Explaining the illness to others can be a challenge. For those in your life, it’s important that they be aware of the illness, its ramifications, and what they can do to make your life easier (i.e. don’t wear perfume around you). That being said, don’t push it on them constantly since it will likely turn them off to learning and helping.
There are a few terms for this illness. Multiple Chemical Sensitivity (MCS) continues to be a popular nomenclature. Unfortunately this term has been branded as a quack illness thanks to chemical companies that funded some “interesting” research back many years ago. However, overseas the precise opposite has occurred. In some European countries and Japan, MCS is a recognized medical illness and health benefits are provided for those who have it.
Another medical based term is Toxic Encephalopathy. It should be diagnosed (and was in our case) by a doctor specializing in chemical injury. It’s different than MCS or the other terms because beyond most people’s reactions, there is actual damage being done to the brain. However this term is hard for many to grasp and is used for treatment in the medical setting.
Most commonly, and as you can see throughout this site, I use the terms Chemical Injury or Chemical Sensitivities. These are straightforward and accurate. When describing your illness to others it’s easier to use one of these terms and follow it up with the phrase “severely allergic to chemicals”. While this is actually an inaccurate statement, it’s easy for people to grasp and understand how chemicals can affect you.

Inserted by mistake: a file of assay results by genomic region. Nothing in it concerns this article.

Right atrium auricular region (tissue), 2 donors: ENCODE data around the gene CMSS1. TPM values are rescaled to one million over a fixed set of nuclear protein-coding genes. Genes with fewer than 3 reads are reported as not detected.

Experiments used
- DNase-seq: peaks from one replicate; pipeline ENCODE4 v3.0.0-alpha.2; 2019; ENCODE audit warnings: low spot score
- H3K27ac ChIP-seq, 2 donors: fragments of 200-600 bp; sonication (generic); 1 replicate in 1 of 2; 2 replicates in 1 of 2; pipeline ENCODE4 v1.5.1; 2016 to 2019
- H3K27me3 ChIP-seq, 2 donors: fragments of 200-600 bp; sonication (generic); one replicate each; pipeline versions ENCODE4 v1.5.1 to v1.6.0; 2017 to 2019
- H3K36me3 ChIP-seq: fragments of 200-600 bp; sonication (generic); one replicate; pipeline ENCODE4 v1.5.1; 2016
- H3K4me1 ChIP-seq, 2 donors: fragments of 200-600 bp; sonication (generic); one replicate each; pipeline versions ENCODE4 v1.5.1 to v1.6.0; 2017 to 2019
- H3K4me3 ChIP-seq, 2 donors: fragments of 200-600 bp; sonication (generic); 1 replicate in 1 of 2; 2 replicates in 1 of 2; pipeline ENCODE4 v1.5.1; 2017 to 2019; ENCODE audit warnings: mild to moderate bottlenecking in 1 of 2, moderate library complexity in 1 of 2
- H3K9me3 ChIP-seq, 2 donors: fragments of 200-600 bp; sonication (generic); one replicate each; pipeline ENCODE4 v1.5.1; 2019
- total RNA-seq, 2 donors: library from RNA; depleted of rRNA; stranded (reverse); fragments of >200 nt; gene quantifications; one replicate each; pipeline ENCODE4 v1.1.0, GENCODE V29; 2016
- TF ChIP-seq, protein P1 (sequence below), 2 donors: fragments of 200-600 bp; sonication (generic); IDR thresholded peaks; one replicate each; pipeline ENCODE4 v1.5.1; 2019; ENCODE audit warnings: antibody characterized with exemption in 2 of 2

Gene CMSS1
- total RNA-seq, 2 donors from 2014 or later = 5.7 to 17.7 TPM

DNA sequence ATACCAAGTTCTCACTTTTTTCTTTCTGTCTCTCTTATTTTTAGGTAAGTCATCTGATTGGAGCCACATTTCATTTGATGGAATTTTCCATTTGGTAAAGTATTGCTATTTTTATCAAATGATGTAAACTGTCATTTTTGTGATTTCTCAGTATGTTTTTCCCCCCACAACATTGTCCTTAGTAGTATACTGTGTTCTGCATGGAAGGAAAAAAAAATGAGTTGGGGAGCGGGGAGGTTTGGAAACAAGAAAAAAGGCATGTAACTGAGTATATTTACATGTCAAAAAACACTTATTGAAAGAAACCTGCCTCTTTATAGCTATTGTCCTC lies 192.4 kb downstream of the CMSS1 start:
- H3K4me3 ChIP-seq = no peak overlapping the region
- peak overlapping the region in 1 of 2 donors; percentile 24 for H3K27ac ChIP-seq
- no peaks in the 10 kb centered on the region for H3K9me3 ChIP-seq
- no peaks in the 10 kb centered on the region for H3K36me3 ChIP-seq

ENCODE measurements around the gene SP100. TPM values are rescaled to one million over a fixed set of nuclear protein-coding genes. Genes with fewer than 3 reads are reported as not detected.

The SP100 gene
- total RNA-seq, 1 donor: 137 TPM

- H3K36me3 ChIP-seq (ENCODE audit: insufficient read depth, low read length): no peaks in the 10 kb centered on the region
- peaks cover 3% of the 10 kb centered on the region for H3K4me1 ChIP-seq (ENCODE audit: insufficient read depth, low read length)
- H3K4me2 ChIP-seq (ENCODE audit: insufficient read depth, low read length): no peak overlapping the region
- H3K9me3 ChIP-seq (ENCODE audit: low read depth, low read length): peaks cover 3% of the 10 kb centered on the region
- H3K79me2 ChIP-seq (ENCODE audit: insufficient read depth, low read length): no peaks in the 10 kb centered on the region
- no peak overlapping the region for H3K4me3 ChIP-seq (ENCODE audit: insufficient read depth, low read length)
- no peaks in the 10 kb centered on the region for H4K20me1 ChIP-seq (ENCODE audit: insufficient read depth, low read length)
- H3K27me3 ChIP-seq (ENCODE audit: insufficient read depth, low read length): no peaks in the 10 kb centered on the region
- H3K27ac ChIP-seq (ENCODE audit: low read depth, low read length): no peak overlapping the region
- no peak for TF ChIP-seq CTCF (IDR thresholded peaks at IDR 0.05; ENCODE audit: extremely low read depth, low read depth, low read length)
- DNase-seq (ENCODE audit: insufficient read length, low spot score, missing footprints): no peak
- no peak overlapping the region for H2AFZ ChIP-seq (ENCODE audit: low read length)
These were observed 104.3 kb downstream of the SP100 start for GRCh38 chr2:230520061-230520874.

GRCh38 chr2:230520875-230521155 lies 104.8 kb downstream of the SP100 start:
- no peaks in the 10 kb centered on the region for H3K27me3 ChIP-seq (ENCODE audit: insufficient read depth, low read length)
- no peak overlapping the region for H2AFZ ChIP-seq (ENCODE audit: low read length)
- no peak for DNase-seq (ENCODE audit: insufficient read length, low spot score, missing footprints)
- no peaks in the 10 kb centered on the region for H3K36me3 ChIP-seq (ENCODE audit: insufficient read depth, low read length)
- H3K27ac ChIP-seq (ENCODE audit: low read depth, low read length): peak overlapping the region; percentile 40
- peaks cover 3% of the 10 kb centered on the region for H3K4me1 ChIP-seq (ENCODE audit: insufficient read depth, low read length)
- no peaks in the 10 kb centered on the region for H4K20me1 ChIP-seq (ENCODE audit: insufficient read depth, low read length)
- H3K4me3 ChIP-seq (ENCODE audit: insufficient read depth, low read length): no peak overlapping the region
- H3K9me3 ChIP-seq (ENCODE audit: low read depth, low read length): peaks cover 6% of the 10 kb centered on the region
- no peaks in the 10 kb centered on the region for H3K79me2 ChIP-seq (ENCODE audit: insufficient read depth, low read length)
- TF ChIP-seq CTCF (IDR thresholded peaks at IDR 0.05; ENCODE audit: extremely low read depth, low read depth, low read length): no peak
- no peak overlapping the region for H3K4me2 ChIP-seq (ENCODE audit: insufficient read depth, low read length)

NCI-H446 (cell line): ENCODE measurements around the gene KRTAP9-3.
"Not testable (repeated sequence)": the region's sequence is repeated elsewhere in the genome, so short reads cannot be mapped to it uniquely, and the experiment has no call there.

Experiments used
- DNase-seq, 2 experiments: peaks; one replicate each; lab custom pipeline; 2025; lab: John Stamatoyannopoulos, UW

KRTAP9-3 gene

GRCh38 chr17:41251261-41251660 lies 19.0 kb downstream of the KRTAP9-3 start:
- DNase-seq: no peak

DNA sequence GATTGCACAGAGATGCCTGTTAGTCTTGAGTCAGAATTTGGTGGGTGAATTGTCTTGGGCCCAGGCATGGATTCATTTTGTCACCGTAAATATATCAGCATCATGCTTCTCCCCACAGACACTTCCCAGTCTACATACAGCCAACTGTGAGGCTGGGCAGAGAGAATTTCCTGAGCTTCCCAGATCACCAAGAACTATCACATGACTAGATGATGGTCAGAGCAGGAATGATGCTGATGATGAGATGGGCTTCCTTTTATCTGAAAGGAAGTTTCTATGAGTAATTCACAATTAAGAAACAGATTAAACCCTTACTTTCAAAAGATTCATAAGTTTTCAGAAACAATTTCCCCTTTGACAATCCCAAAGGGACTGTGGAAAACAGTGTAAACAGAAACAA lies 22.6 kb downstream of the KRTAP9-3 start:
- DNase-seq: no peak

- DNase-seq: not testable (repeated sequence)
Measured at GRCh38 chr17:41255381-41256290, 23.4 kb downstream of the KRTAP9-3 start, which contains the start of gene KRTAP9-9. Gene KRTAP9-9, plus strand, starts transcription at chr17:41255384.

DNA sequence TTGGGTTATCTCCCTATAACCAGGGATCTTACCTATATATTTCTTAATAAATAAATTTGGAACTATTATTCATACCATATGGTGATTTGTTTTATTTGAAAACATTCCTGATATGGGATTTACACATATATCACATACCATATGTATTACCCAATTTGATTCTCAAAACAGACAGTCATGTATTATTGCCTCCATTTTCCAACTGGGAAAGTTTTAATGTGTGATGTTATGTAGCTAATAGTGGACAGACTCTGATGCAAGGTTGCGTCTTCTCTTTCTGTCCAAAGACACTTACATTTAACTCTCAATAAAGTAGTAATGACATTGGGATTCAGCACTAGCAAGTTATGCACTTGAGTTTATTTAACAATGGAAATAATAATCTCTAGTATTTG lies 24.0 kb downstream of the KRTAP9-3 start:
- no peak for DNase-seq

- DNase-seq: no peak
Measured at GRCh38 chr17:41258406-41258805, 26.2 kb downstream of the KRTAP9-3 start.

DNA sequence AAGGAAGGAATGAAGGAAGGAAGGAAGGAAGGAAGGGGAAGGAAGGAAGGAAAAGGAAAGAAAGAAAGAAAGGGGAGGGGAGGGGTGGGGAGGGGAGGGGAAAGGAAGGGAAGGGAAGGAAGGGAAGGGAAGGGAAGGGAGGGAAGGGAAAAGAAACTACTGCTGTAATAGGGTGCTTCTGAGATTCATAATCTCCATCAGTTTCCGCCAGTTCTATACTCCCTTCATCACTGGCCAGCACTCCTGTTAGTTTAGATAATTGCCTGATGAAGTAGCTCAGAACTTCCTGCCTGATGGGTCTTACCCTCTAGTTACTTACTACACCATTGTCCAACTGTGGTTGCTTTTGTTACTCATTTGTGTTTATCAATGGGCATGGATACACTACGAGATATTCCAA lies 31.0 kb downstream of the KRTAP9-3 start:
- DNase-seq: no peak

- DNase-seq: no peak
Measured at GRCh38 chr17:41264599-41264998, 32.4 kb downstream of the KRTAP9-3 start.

Some friends and family won’t believe you’re sick or may think you’re exaggerating. It’s hard for most people to wrap their heads around the fact that common chemicals can actually make someone incredibly ill. Use the peanut analogy with them – if just smelling or eating one peanut can cause a highly allergic person to go into anaphylactic shock and potentially die if not treated immediately, why wouldn’t chemicals potentially have the same effect?
The Bucket Analogy is also a good way to explain the illness. Think of our bodies like a full bucket that is constantly overflowing and doesn’t have the capacity to take in anymore of whatever. In this case it would be chemicals. Normal people’s buckets are constantly in flux – taking in and removing (processing) chemicals – but the chemically sensitive body doesn’t have the capacity to remove the chemicals so everything they take in stays and can’t be processed.
Remember, CS implies an inability to process everyday chemicals, even at extremely low levels that are considered safe by the mainstream. Just like severe allergies, the body is unable to fight the offending substance on its own.
It’s not your job to convince people that you’re sick. It’s hard when people doubt the legitimacy of your illness but you have to let that go. There are always going to be non-believers and that’s okay.